Double Sided Games are pleased to announce that they have successfully released their debut title, l’Abbaye des Morts 64.
Previously released for a multitude of platforms, l’Abbaye des Morts is a Commodore 64 port of a flick screen platform game, with some puzzle elements, set out in the medieval period. You play the role of Jean Raymond, a Cathar monk who has been expelled from Southern France, and finds himself being chased through a forest by a hoard of Crusaders. As you flee from your blood thirsty pursuers you come across an abandoned church and hastily fun inside and board up the entrance, providing a temporary respite. However, as you explore the church, you notice that the church is not what appears and that stark evil lies within.
Your objective is to explore the various chambers within the Church, avoiding numerous enemies, and collecting 12 crosses that will prepare you to do battle with the end game boss. But before you can collect all the crosses, you will have to use your wits to decipher cryptic scrolls to work out how to access unreachable triggers and uncover hidden passages.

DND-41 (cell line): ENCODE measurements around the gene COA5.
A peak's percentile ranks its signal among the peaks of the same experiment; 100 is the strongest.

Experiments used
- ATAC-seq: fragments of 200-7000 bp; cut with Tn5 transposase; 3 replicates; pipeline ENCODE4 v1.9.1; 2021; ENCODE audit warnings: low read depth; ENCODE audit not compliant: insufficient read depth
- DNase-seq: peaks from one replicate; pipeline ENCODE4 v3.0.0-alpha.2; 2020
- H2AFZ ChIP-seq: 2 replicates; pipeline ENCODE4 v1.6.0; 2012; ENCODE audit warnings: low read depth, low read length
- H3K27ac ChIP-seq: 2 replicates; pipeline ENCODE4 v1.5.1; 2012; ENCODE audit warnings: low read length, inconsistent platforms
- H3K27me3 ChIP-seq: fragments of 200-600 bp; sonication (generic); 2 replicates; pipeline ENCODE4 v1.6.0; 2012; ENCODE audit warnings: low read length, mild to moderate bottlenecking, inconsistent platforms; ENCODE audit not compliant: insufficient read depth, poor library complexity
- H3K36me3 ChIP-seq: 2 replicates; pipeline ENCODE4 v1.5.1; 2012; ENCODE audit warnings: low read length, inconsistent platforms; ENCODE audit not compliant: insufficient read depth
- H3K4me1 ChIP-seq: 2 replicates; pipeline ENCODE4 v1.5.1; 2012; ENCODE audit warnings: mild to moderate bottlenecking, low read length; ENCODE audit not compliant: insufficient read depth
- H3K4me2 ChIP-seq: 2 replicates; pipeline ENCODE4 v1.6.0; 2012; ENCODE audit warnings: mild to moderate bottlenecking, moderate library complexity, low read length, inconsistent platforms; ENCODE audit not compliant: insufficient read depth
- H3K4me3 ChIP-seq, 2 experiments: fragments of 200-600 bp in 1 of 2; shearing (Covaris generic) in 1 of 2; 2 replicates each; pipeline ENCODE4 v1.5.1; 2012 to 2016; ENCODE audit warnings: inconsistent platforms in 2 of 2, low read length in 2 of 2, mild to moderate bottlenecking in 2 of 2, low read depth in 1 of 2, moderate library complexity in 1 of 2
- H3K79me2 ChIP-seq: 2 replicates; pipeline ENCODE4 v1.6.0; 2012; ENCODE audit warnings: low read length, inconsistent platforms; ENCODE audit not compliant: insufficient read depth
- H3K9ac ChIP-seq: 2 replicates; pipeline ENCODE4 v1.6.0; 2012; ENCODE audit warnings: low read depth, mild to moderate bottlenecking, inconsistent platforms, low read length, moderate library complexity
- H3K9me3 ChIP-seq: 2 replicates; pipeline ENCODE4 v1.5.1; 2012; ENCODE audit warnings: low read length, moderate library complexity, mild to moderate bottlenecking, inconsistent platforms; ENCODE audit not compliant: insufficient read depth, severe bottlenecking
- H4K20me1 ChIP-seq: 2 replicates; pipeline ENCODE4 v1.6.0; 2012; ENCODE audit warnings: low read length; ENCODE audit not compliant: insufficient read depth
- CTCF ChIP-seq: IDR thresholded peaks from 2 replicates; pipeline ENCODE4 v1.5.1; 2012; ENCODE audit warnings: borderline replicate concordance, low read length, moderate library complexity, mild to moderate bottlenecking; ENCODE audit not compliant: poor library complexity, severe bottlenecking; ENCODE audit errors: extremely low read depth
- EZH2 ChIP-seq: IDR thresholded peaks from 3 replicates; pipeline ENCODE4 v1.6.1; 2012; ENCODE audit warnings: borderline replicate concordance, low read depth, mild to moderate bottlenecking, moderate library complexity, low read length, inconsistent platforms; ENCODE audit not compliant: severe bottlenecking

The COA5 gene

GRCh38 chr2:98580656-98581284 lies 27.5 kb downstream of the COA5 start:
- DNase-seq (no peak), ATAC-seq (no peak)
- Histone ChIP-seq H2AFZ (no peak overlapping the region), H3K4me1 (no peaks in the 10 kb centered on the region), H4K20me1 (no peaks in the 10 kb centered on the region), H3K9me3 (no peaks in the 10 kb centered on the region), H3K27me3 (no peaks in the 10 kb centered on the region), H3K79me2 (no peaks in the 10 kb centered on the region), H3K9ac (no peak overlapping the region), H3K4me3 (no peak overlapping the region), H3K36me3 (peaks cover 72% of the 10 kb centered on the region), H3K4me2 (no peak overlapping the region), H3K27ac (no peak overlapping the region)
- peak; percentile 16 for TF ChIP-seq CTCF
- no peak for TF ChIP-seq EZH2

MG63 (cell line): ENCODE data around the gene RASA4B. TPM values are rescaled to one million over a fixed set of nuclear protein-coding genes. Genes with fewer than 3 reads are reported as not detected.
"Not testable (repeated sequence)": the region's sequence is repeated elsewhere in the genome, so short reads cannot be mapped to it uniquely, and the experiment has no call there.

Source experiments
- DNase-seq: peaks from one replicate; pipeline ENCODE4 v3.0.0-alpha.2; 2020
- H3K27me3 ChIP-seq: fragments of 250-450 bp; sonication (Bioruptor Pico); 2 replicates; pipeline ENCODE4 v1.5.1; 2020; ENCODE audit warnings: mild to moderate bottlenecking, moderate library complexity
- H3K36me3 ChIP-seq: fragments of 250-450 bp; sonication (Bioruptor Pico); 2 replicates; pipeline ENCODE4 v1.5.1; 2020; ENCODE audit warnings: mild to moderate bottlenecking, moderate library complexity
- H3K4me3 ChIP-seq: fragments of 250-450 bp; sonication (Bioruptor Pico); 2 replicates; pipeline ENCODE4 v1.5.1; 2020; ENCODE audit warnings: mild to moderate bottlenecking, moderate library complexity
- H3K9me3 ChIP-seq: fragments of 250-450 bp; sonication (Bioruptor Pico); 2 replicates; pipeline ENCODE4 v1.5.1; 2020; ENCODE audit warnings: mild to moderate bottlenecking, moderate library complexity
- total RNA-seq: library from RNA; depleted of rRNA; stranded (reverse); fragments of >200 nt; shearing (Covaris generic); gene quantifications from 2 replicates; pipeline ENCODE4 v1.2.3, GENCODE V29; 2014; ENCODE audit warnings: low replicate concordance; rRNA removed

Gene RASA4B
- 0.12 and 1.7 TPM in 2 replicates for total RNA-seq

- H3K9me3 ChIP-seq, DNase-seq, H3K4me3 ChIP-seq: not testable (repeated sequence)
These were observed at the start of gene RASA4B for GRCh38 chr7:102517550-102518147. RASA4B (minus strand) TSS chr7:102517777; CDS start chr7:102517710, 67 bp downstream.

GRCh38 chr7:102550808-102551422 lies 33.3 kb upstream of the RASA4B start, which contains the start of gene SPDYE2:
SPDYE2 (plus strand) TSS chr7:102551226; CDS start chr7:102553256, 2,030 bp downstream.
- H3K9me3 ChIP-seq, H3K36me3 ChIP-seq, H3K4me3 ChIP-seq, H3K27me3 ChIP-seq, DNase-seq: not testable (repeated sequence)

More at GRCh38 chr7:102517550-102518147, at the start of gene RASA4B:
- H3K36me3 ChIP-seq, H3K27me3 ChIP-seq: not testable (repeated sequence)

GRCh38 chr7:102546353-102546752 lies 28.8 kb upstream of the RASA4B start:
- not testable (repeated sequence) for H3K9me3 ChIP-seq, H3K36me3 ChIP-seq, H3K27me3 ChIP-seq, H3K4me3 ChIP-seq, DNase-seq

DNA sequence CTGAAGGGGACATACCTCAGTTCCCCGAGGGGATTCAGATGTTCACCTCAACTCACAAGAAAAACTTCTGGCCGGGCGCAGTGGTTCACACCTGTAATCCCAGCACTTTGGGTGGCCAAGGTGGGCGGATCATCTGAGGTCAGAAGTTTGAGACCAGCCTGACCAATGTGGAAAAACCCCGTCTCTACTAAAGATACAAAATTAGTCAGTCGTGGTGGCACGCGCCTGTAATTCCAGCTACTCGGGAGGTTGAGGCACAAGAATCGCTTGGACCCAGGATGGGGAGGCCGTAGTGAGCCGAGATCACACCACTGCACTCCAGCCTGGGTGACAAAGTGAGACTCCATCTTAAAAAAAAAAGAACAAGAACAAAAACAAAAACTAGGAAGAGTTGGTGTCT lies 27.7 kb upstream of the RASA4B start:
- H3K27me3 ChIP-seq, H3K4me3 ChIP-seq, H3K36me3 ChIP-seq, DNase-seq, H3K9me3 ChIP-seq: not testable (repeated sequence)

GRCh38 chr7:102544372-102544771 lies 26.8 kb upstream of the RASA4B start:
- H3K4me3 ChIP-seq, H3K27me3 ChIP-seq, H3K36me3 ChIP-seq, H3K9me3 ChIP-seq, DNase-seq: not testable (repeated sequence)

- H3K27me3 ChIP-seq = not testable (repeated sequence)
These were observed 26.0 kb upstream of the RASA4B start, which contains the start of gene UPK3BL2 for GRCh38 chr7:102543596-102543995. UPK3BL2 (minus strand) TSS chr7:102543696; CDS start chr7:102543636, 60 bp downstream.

l’Abbaye des Morts 64 plays very well. Controls are fluid and very responsive, which is critical in this type of game. Developer Antonio Savona has done an exceptional job to ensure that the player has a full sense of control.
In anticipation of its upcoming release of the game, VITNO had the pleasure to have a quick chat to Savona about l’Abbaye des Morts 64.
VITNO: Thanks for taking the time to answer a few of our questions on l’Abbaye des Morts 64. It certainly is a very well produced title. If memory serves me correctly, you were not the original coder for L’Abbaye 64, how did you come to work with Double Sided Games on this project?